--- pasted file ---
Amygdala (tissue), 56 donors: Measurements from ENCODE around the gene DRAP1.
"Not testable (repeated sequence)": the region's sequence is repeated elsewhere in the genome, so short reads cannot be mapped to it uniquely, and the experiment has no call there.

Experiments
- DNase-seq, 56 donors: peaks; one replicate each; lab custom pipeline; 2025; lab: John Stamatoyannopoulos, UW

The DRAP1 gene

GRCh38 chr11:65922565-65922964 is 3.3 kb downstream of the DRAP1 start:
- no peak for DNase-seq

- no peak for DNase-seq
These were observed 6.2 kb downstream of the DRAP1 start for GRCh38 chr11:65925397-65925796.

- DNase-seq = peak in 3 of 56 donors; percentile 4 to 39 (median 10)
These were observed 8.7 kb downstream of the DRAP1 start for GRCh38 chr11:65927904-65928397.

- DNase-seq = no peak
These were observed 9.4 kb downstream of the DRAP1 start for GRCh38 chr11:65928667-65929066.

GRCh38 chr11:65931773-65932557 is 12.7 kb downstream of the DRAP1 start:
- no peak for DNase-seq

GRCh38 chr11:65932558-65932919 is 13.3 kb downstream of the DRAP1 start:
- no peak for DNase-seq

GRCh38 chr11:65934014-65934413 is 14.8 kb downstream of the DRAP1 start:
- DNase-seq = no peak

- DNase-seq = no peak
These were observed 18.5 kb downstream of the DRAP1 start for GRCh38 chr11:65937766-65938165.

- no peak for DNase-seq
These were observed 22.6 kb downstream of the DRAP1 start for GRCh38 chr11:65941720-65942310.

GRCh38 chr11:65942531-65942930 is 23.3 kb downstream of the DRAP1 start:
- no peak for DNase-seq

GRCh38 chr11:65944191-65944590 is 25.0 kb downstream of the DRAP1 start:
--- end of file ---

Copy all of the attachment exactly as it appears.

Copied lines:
Amygdala (tissue), 56 donors: Measurements from ENCODE around the gene DRAP1.
"Not testable (repeated sequence)": the region's sequence is repeated elsewhere in the genome, so short reads cannot be mapped to it uniquely, and the experiment has no call there.

Experiments
- DNase-seq, 56 donors: peaks; one replicate each; lab custom pipeline; 2025; lab: John Stamatoyannopoulos, UW

The DRAP1 gene

GRCh38 chr11:65922565-65922964 is 3.3 kb downstream of the DRAP1 start:
- no peak for DNase-seq

- no peak for DNase-seq
These were observed 6.2 kb downstream of the DRAP1 start for GRCh38 chr11:65925397-65925796.

- DNase-seq = peak in 3 of 56 donors; percentile 4 to 39 (median 10)
These were observed 8.7 kb downstream of the DRAP1 start for GRCh38 chr11:65927904-65928397.

- DNase-seq = no peak
These were observed 9.4 kb downstream of the DRAP1 start for GRCh38 chr11:65928667-65929066.

GRCh38 chr11:65931773-65932557 is 12.7 kb downstream of the DRAP1 start:
- no peak for DNase-seq

GRCh38 chr11:65932558-65932919 is 13.3 kb downstream of the DRAP1 start:
- no peak for DNase-seq

GRCh38 chr11:65934014-65934413 is 14.8 kb downstream of the DRAP1 start:
- DNase-seq = no peak

- DNase-seq = no peak
These were observed 18.5 kb downstream of the DRAP1 start for GRCh38 chr11:65937766-65938165.

- no peak for DNase-seq
These were observed 22.6 kb downstream of the DRAP1 start for GRCh38 chr11:65941720-65942310.

GRCh38 chr11:65942531-65942930 is 23.3 kb downstream of the DRAP1 start:
- no peak for DNase-seq

GRCh38 chr11:65944191-65944590 is 25.0 kb downstream of the DRAP1 start: